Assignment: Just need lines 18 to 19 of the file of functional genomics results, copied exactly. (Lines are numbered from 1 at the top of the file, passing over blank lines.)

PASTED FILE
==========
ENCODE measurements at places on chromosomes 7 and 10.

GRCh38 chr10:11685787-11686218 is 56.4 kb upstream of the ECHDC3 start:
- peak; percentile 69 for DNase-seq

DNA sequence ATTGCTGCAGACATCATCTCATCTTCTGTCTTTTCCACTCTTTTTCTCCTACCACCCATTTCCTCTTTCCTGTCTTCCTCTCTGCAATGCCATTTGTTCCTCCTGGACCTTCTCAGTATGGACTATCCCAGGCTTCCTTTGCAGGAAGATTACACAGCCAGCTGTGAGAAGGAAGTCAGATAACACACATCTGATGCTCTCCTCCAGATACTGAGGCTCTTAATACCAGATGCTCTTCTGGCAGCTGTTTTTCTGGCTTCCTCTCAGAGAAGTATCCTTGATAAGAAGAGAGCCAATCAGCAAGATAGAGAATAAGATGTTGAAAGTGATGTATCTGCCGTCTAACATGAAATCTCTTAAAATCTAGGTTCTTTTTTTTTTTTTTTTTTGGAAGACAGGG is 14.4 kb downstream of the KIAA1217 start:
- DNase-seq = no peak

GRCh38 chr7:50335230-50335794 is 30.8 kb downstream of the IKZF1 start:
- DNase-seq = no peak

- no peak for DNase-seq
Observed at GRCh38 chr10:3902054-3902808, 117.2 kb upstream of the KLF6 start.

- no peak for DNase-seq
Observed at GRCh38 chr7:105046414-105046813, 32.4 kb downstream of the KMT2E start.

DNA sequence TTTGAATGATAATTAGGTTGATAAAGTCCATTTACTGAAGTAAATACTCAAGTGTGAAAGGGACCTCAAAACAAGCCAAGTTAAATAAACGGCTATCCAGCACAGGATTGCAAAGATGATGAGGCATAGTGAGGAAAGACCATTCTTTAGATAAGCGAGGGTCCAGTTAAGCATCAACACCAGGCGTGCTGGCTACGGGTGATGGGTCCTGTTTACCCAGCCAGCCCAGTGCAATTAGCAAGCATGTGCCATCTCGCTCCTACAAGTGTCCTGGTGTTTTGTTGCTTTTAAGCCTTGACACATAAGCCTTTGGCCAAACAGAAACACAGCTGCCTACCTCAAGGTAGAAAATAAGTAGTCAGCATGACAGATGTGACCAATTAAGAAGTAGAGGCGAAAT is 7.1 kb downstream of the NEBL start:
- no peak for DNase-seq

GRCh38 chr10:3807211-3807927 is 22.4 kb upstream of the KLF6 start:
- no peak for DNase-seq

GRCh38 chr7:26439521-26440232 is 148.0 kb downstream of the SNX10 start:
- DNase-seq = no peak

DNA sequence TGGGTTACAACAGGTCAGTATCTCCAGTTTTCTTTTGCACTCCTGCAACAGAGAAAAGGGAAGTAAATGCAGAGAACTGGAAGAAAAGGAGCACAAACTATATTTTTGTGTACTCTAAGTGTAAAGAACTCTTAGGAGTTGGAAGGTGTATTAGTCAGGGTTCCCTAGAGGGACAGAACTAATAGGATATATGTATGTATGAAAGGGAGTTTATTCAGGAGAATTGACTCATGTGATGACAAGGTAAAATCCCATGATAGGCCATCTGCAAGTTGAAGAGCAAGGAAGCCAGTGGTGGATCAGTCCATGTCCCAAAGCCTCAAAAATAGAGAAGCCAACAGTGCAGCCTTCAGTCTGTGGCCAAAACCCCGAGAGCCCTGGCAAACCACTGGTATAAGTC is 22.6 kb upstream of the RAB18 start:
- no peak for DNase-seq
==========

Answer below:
DNA sequence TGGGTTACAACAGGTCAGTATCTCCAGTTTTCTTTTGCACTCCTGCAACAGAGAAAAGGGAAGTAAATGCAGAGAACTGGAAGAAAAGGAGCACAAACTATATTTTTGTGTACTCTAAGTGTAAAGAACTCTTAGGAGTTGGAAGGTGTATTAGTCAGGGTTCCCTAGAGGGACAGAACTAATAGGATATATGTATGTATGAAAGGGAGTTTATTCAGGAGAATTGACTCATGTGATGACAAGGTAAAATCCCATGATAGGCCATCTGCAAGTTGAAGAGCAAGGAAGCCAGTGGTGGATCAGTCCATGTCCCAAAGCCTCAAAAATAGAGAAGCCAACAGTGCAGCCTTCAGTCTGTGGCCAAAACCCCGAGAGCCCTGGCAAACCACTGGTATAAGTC is 22.6 kb upstream of the RAB18 start:
- no peak for DNase-seq